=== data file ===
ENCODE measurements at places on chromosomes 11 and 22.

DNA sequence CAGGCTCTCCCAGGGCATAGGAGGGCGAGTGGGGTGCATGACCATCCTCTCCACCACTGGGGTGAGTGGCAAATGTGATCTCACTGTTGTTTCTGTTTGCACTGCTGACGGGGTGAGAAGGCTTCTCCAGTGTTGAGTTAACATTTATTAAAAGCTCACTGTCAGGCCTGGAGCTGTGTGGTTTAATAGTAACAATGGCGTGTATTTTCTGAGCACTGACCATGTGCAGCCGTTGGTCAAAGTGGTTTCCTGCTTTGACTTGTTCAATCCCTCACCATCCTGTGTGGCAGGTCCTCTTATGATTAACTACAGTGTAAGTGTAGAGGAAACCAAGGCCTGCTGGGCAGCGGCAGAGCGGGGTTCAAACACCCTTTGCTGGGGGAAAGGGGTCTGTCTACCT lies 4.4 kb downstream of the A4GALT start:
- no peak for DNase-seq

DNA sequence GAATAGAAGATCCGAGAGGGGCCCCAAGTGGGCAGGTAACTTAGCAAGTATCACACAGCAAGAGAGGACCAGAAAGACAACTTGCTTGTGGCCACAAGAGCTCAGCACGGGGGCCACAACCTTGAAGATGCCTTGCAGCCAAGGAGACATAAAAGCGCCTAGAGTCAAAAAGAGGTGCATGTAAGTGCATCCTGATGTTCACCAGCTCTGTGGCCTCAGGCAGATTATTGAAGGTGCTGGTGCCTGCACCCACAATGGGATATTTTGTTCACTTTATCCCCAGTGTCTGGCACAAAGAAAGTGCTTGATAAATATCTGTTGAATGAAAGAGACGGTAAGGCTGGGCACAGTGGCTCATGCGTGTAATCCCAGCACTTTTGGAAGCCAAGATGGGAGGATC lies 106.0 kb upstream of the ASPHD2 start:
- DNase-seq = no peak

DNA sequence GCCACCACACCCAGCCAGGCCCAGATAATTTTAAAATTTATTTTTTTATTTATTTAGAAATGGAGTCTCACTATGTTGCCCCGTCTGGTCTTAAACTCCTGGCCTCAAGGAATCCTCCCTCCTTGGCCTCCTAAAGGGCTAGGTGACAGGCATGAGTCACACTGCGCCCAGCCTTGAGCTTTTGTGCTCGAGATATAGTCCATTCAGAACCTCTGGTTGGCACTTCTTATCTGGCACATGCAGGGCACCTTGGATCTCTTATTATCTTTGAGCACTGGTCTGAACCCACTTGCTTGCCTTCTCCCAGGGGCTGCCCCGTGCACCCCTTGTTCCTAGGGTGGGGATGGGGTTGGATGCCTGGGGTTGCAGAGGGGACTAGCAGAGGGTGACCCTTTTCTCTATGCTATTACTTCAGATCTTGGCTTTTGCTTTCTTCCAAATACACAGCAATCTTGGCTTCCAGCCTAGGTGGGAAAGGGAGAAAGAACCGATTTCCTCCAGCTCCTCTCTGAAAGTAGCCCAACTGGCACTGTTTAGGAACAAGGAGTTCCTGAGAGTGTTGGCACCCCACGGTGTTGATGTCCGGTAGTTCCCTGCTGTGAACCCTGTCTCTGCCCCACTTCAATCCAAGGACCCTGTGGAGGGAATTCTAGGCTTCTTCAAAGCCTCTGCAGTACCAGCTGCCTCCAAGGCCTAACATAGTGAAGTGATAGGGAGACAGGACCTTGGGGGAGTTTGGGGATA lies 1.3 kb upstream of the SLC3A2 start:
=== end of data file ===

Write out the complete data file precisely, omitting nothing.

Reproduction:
ENCODE measurements at places on chromosomes 11 and 22.

DNA sequence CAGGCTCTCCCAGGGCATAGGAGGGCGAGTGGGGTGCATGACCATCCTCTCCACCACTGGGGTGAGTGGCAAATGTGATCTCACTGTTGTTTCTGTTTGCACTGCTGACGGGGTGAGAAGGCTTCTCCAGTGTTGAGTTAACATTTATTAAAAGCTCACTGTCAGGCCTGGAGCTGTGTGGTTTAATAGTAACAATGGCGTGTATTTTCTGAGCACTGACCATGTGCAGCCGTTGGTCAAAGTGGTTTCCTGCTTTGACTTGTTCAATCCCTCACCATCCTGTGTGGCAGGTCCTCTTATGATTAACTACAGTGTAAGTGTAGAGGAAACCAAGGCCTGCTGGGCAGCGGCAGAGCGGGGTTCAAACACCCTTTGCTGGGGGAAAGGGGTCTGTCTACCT lies 4.4 kb downstream of the A4GALT start:
- no peak for DNase-seq

DNA sequence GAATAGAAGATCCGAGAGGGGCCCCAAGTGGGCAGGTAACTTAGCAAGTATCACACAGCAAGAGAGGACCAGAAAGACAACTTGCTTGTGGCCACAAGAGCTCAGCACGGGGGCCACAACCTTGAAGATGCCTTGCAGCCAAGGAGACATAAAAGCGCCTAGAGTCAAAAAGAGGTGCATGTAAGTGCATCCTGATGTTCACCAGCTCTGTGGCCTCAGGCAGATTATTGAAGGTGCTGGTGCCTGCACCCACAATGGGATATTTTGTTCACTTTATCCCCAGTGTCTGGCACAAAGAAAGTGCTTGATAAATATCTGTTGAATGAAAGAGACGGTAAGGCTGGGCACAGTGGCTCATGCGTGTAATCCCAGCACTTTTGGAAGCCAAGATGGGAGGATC lies 106.0 kb upstream of the ASPHD2 start:
- DNase-seq = no peak

DNA sequence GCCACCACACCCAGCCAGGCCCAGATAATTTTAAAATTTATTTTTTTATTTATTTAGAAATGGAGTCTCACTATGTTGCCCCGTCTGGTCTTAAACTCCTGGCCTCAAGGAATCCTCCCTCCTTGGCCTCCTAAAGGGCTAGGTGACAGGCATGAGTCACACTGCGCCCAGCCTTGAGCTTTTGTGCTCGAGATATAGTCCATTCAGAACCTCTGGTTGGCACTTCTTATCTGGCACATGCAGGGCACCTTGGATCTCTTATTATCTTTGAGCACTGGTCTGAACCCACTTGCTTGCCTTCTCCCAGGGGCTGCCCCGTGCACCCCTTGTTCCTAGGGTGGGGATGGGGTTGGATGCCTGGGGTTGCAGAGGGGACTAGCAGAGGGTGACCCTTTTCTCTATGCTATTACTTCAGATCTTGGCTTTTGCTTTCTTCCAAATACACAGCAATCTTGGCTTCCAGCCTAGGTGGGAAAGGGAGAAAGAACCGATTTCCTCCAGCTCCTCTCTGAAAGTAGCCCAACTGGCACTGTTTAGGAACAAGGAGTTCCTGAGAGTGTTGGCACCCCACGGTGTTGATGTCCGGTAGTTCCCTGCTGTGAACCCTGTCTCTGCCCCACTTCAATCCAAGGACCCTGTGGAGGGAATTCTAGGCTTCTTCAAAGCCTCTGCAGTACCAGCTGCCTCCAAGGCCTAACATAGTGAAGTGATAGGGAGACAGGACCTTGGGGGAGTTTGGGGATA lies 1.3 kb upstream of the SLC3A2 start: